VOGONS


First post, by leonardo

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As the result of a recent salvage, I'm left with the question in the topic for a few computers that were headed to the dumpster.

In today's post I'm dealing mostly with a philosophical dilemma, as the computer is - in a way - perfect as it is:

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CPU internals post fix-up
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- BTC 200W AT power supply
- MSI MS-4132G motherboard
- Intel 80486DX 33 MHz CPU
- ~4 MB of RAM
- multi-I/O-board with serial- and parallel-ports + IDE and floppy interface
- Trident TVGA8900D-R 1MB ISA video card
- 1.44 MB 3.5" floppy disk drive
- ~520 MB 3.5" IDE hard disk
- 16x IDE CD-ROM-drive

When the computer came to me it had been stripped of all storage devices, but I was lucky enough to have come into those without having to invest. The CD-ROM drive is perhaps newer than what one might expect, but it passes as it's not too over-the-top. The case is also fairly tidy so I only ended up having to fix the front-case LED (which incorrectly reported the CPU speed as 25 MHz / 50 MHz when toggled):

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LED display post fix-up - part 1
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LED display post fix-up - part 2
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I also removed the barrel battery from the motherboard, as everyone knows should be done:

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CMOS battery removed
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For the time being, booting up the system requires entering the date and time settings, as well as the hard disk parameters if unplugged from the wall outlet.

It's a nice clean early 486-system, but now I'm tempted to fix it up some more... Obvious possible upgrades include the following:

  • A faster 80486DX2 or AMD clone, 50 or 66 MHz perhaps - I'm not clear exactly if the motherboard will support going over 50 MHz
  • Increase RAM to 8 or 16 megabytes (I don't see much point going above this, even if supported).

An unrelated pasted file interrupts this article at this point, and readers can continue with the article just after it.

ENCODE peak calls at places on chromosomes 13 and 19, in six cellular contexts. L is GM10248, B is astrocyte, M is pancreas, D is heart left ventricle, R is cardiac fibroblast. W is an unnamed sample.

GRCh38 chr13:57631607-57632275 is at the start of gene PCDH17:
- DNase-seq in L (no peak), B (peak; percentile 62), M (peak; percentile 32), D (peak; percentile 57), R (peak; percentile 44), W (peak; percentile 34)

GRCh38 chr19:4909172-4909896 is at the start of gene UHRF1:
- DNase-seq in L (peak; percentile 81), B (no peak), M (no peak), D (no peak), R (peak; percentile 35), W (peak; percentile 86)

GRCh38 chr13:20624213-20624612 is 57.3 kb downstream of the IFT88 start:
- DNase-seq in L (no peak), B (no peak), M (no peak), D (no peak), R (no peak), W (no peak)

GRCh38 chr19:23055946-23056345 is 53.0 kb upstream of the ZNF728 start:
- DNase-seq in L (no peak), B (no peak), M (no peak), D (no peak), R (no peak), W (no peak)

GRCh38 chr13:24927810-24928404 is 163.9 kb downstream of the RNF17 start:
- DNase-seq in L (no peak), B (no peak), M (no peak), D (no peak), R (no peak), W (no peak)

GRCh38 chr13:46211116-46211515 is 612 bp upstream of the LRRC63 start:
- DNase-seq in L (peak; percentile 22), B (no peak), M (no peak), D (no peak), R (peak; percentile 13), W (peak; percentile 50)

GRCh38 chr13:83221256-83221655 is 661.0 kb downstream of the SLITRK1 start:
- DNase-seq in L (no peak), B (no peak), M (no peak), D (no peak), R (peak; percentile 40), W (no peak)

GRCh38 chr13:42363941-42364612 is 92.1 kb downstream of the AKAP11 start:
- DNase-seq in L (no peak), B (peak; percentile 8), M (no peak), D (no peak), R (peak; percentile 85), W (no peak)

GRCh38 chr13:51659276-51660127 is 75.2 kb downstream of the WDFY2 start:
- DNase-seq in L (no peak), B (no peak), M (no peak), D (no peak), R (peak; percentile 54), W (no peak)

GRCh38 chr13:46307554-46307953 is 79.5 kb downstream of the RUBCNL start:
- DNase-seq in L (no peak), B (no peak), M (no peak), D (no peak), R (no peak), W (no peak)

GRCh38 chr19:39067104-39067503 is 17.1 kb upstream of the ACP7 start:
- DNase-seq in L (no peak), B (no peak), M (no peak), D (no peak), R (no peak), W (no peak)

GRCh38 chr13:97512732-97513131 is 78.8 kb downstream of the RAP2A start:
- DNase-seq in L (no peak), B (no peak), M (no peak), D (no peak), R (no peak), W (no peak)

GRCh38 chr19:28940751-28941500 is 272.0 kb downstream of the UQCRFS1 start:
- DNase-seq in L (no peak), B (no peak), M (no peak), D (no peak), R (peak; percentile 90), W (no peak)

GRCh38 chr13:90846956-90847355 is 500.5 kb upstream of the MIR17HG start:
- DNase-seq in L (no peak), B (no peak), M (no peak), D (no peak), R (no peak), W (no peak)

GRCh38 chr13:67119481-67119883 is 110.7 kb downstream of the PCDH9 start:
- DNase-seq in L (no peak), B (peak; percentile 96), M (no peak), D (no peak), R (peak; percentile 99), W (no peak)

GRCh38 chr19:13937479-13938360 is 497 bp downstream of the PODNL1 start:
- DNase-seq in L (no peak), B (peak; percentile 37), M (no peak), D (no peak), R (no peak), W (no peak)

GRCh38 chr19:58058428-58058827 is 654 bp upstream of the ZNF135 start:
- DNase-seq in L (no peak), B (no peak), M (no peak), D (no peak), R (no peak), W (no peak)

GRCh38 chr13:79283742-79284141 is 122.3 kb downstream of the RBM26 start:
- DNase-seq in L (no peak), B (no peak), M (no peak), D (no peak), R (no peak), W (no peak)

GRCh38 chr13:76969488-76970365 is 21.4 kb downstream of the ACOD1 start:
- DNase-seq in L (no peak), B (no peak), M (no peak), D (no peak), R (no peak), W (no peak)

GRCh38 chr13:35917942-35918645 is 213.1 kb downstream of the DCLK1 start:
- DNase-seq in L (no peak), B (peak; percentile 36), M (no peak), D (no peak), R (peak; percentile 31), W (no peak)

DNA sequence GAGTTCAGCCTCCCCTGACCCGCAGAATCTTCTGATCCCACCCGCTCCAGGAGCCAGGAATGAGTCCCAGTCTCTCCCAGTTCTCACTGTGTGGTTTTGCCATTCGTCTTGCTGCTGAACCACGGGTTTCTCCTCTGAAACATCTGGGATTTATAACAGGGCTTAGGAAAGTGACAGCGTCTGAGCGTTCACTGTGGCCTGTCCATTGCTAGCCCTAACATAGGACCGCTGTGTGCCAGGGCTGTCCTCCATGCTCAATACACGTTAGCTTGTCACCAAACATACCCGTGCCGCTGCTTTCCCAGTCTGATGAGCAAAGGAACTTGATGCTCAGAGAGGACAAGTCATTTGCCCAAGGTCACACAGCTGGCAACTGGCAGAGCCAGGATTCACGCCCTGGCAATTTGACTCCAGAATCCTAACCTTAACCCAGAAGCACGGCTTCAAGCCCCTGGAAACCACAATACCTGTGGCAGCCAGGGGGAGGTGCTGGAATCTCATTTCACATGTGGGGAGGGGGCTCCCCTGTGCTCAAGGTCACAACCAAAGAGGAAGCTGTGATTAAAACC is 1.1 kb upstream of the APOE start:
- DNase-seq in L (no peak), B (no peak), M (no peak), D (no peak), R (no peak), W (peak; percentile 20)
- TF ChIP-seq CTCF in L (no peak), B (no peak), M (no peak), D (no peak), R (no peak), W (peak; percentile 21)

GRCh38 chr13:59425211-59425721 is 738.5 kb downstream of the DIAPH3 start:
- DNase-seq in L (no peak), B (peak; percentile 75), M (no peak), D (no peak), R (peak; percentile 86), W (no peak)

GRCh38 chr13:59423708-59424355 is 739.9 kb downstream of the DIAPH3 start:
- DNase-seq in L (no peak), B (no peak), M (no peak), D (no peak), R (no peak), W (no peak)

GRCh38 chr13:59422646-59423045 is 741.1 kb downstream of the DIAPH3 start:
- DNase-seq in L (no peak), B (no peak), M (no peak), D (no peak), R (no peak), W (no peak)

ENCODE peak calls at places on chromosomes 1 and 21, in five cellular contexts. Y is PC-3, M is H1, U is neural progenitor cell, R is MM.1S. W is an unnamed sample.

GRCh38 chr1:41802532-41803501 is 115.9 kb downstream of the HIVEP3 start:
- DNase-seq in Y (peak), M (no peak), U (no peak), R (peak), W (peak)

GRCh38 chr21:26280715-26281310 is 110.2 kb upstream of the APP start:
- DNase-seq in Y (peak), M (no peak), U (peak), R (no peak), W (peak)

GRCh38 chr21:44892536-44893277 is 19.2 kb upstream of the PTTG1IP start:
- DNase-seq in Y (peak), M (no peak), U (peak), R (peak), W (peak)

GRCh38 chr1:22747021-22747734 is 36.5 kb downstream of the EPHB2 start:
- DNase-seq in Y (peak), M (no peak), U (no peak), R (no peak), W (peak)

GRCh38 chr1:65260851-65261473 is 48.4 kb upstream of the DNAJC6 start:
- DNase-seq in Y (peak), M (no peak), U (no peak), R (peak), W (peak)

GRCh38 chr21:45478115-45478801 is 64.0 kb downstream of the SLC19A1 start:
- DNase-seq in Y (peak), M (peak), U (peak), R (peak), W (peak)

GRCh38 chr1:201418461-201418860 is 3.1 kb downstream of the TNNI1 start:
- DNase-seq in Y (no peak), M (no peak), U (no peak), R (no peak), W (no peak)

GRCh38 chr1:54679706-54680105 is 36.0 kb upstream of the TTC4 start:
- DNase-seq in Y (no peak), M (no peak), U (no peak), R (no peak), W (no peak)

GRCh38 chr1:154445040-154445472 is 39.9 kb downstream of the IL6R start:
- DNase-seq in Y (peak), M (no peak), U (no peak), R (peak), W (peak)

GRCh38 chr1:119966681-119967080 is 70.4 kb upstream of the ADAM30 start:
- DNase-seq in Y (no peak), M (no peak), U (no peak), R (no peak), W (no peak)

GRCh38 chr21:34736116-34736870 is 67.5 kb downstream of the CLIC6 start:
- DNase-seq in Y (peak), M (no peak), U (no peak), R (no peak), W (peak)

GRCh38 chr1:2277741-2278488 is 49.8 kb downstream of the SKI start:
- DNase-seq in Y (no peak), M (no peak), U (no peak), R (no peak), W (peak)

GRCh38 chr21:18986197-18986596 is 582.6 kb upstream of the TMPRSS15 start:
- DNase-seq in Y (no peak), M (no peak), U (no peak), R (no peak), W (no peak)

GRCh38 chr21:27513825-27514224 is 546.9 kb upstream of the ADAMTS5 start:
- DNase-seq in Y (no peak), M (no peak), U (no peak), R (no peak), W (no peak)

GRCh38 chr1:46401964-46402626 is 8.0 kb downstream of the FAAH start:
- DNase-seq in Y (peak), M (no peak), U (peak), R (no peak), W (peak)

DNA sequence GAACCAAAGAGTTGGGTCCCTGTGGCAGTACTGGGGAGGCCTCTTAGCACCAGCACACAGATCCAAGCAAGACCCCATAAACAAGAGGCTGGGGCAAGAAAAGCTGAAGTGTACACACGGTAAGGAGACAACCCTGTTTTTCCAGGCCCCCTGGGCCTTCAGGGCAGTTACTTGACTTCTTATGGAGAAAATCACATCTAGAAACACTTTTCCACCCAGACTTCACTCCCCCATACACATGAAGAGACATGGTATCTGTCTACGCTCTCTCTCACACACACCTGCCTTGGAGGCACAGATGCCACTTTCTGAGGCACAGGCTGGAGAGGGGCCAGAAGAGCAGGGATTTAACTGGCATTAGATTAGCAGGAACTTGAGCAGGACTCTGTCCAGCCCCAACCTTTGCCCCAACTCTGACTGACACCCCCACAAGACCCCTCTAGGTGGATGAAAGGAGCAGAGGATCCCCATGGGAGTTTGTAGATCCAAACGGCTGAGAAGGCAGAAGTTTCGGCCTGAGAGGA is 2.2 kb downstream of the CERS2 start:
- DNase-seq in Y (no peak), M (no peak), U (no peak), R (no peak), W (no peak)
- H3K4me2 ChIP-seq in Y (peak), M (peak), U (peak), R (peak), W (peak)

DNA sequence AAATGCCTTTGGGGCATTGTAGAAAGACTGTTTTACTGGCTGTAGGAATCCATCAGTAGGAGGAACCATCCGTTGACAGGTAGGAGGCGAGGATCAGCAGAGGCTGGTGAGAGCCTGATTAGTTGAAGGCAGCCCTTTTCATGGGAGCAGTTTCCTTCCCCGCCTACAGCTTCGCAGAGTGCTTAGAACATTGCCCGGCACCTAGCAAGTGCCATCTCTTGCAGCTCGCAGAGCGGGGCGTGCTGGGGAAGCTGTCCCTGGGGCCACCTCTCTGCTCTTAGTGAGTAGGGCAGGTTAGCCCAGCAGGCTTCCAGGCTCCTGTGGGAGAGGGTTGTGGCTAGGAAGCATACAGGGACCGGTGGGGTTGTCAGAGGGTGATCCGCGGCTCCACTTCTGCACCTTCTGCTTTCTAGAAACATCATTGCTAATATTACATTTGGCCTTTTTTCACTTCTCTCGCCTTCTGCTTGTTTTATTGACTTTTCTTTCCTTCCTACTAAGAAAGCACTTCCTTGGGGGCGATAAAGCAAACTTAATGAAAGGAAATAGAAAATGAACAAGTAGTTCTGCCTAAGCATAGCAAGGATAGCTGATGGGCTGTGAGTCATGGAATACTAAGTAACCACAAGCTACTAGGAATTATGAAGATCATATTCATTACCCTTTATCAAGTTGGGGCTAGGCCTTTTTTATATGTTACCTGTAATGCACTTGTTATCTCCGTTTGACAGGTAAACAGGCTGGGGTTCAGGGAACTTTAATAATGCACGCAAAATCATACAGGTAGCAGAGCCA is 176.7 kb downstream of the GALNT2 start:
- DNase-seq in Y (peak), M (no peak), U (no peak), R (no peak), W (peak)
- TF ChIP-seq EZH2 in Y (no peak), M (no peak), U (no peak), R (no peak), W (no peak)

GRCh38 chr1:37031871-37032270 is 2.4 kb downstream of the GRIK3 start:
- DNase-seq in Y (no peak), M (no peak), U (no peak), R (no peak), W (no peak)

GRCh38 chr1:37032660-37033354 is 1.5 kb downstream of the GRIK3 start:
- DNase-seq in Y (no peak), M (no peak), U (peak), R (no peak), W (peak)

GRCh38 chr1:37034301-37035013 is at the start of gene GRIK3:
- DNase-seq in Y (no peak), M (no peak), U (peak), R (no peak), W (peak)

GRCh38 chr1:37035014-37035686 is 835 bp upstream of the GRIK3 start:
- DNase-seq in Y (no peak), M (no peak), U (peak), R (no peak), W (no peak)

• A sound card of some sort!
  • An external CMOS-battery enclosure to keep the settings stored
  • Ethernet adapter for easier file transfers or playing local area network games

I'm contemplating if I should do specific upgrades or go all out... or leave it as it is.
I'm concerned that if I go too far with the upgrades, the system will start to look more like an inferior version of what I've already got, rather than the timepiece it is now. Some upgrades clearly only make sense with others... for example I could do the sound card thing without other upgrades, but upgrading the CPU would just beg the memory and sound card upgrades as well...

I'm also not the kind of person to spend a hundred $ just to end up with a system that won't sell for the money I put in if I decide to let it go...

What would you do - or not do?

[Install Win95 like you were born in 1985!] on systems like this or this.

Reply 1 of 41, by leonardo

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I also have some follow-up questions for the theoretical upgrades, as my memory is starting to be hazy for systems preceding Pentiums and Socket 7...

  • If I upgrade the CPU, are there variants of the 80486 chip that are not compatible as per the voltage or pin-layout?
  • When exactly did a HSF become recommended? I recall seeing even early Pentiums with just a heatsink, but the 33 MHz chip seems happy without anything.
  • I have different length SIMM-slots on the board with the current set up being four of these shorter memory modules. On a Socket 7 board, using the SIMM- and DIMM slots together is a big no-no. Does the same apply here, aka. if I get more memory for the lengthier SIMM-slots, do I have to clear the shorter ones?
  • On Pentium- and later motherboards, certain expansion slots always map to specific IRQs (or share IRQs with specific other slots on the board). Is there something similar going on with these ISA-slots where I have to pay special attention to which slot I would place a sound card, for example, or is setting up resources done with jumpers etc. regardless of the slot?

[Install Win95 like you were born in 1985!] on systems like this or this.

Reply 2 of 41, by chinny22

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486's in general aren't that useful, most speed sensitive games want something earlier and later dos games want a Pentium.
A 486 is all about nostalgia so unless any of your dos games don't like your K6 then build whatever makes you happy.

To answer your more specific questions
The MSI MS-4132G only supports 5V CPU's later 486's are 3.3 volts Dx50 is about as good as you can go unless you find a Pentium Overdrive.
Mid level 486's is when heatsinks started to become common, some companies seem to have started a bit earlier then others, Dx2/66's almost always had one, If you do upgrade I'd just play it safe
Often you can use different memory types, but 30pin ram is slower then 72 fast page which is what this board uses (so no EDO)